Important Chess Tactics Patterns

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It’s important to know chess tactics patterns because it supports an effective calculation method and will improve your tactical awareness.

Here’s a list of the important chess tactics patterns you should know.

List of the Important Chess Tactics Patterns

Note: You should also study the given examples to help you get a better understanding of the patterns.

Advanced Pawns

Attraction

Blocking (Interference)

Interference or obstruction

blocking a critical file or diagonal

Clearance

Clearing a square; Opening a critical square, file or diagonal

Combinations

Counter-tactics

Discovered Attack

Double Attack

A double attack is when you create multiple threats with one move. Although a fork and a double attack are often used interchangeably in chess, it’s technically not the same thing.

Examples of Double Attack.

Double Check

The king must move.

Fork Tactics

A fork tactic is when one of your pieces are making multiple threats at the same time. Even though a fork is sometimes referred to as a double attack, it’s not the same thing. The main difference is that a fork refers to multiple threats made by one piece, whereas a double attack can involve multiple threats by more than one piece.

Examples of Fork Tactics.

Hit-and-Run Tactics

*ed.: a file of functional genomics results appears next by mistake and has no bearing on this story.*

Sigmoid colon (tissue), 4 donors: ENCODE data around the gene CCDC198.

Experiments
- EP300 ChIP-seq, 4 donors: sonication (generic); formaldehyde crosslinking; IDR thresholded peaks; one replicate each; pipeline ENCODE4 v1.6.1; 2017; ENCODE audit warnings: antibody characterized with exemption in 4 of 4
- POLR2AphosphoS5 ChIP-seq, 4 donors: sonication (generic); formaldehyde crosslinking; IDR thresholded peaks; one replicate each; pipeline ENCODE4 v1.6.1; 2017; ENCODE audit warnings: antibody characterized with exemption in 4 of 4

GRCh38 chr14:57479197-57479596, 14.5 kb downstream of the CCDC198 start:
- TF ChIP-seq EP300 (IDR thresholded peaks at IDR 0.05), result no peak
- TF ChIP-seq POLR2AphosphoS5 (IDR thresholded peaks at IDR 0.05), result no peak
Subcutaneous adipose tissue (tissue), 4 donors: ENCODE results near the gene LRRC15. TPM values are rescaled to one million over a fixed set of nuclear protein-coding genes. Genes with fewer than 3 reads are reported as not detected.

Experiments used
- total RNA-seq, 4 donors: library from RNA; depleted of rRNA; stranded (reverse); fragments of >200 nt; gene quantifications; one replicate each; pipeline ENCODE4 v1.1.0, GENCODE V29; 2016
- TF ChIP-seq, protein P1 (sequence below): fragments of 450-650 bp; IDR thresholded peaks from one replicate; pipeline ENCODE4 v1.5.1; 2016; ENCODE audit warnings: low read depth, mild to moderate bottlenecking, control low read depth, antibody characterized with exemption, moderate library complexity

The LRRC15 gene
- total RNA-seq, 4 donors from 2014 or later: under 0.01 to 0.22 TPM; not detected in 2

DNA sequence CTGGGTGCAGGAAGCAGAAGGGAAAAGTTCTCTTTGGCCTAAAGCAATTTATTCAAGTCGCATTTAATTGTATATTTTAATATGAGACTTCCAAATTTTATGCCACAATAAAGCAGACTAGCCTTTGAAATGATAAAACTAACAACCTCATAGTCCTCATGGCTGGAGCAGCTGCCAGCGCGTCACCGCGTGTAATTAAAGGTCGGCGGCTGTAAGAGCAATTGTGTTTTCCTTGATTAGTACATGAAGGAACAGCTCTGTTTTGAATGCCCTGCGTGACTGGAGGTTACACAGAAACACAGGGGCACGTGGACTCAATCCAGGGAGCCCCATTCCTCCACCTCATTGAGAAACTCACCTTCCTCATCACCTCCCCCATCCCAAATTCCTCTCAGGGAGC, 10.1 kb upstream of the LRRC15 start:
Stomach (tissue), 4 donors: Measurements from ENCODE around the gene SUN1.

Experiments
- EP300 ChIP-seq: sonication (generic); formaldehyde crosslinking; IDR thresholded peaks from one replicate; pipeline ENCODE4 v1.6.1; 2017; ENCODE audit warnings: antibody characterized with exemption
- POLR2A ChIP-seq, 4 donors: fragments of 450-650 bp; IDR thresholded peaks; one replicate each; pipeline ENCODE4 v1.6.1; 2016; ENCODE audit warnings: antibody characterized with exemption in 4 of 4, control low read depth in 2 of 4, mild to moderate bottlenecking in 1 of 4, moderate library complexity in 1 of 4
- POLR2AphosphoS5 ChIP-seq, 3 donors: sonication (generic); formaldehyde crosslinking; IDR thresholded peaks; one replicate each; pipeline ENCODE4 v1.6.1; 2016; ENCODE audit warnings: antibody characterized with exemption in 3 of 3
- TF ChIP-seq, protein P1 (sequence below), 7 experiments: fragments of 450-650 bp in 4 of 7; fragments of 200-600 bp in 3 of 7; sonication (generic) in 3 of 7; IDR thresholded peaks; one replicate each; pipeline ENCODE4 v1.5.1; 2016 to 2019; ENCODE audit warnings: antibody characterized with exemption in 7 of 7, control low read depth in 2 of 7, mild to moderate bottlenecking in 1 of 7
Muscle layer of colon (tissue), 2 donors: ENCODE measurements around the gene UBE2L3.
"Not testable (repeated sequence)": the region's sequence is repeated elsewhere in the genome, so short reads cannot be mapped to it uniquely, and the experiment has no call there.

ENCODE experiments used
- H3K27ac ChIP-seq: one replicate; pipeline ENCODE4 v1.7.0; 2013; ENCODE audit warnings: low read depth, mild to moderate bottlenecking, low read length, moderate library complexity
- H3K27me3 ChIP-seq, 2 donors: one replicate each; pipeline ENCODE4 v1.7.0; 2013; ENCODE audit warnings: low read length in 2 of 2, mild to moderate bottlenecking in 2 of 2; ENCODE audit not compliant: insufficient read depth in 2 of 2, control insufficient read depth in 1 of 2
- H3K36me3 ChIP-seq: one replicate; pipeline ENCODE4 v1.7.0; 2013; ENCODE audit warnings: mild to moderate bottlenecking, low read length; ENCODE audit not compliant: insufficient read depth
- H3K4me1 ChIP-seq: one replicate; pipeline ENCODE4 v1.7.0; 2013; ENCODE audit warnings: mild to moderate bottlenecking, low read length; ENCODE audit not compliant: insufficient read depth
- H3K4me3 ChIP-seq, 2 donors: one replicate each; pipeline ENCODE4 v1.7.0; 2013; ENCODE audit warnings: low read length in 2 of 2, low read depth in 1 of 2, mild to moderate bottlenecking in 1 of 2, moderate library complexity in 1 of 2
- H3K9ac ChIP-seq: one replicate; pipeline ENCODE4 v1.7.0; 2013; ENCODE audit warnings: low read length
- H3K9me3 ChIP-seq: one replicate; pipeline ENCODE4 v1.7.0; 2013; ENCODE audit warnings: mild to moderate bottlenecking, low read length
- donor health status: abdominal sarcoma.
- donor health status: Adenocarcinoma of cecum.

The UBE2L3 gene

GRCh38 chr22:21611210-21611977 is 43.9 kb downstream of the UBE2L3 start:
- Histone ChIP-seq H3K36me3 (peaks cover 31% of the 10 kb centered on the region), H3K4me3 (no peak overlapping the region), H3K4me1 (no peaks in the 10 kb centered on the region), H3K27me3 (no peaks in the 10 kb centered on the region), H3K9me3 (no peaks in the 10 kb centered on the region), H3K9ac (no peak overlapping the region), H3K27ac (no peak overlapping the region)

Indirect Defense

Pawn Tactics

Often overlooked because the focus is on the pieces

Pin Tactics

A pin is when a threatened piece cannot move without exposing an even more valuable piece (or target) behind it. The link below will take you to an in-depth study of pin tactics where you can learn the basics but also the advanced aspects of pin tactics:

Learn more about Pin Tactics.

Remove the Defender

.. Capture a defender .. Overload a defender .. Attack a defender

Remove the Defender

Simplification

into a winning endgame

Skewers

Skewers (sometimes referred to as a “reversed pin”) occur when an attacked piece must move to safety but will expose a lower-valued piece (or target) behind it. Skewers appear visually similar to pins, but their impact is very different.

Learn more about skewer tactics.

Stalemate Tactics

and drawing

Trapped Piece

Weak Back-rank

X-Ray Tactics

An X-Ray tactic occurs when two of your pieces defend one another “through” an enemy piece. The X-Ray tactic should not be confused with a pin, skewer or discovered attack. (Although they share some similarities, the concept behind an X-Ray is unique).

Examples of X-Ray Tactics.

Zugzwang

position IS ok but forced to make a weakening move

Zwichenzug

or In-between move